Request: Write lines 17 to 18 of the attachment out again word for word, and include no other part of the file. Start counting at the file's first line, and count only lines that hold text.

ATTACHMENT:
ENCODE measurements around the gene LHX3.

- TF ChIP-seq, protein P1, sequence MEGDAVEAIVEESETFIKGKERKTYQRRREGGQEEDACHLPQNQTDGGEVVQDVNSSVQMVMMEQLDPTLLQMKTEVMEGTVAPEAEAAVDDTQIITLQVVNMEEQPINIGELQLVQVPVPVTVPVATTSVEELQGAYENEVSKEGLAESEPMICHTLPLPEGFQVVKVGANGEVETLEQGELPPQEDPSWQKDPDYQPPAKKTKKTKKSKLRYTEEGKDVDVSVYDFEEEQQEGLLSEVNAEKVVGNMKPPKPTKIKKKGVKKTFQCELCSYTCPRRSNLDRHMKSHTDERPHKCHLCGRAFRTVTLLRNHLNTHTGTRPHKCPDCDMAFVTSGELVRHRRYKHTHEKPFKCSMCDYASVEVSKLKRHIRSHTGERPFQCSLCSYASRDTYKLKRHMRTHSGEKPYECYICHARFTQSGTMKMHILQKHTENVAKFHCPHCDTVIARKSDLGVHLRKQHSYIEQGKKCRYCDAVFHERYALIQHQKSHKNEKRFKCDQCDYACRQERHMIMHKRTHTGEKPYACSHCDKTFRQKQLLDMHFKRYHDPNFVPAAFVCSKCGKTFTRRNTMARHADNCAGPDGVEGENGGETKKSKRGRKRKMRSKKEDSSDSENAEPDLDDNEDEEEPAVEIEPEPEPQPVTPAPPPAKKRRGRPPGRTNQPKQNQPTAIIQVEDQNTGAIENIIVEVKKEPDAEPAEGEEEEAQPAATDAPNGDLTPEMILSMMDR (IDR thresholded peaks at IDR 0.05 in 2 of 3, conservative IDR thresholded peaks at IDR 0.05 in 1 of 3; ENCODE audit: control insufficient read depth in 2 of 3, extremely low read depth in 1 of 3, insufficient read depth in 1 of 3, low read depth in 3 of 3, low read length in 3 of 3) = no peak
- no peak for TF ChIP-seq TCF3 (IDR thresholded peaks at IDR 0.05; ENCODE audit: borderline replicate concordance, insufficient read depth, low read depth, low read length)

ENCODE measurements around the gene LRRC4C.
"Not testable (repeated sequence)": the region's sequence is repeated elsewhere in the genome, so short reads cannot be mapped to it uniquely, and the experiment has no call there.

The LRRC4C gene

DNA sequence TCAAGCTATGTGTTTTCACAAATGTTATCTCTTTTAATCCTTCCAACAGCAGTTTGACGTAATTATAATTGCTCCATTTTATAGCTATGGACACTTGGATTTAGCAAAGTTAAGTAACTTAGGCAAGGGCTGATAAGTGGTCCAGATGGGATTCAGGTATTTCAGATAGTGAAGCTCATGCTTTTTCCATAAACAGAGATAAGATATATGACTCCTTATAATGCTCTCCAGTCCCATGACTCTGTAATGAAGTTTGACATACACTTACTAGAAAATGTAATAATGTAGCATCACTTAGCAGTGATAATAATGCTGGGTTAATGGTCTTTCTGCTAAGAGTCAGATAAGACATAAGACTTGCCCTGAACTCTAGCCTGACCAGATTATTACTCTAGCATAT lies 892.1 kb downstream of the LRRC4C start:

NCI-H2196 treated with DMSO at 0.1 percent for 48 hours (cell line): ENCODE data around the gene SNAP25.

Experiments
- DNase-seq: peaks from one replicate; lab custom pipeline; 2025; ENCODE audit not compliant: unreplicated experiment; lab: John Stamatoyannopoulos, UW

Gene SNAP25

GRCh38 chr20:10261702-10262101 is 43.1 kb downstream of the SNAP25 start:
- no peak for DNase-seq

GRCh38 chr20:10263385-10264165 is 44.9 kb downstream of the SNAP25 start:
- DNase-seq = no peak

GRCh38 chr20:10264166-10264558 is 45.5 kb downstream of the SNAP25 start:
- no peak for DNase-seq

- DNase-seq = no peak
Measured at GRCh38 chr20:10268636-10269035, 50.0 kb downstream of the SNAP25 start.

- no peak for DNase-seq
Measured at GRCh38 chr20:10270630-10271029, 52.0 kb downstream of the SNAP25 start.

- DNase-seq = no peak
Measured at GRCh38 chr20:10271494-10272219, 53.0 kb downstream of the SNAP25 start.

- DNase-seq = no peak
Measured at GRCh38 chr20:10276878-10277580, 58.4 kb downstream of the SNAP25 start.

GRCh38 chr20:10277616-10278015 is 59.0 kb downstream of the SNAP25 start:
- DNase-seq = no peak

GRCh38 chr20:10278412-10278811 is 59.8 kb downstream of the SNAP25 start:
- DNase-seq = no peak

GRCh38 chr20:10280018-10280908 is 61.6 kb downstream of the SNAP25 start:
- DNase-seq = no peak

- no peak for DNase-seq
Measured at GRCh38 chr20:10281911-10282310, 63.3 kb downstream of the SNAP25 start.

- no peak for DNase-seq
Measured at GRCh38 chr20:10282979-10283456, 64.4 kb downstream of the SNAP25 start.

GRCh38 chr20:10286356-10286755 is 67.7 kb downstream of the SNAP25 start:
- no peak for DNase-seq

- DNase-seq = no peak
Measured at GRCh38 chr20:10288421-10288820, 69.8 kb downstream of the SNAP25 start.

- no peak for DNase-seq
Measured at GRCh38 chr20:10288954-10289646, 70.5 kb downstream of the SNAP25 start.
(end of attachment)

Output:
- no peak for DNase-seq

- DNase-seq = no peak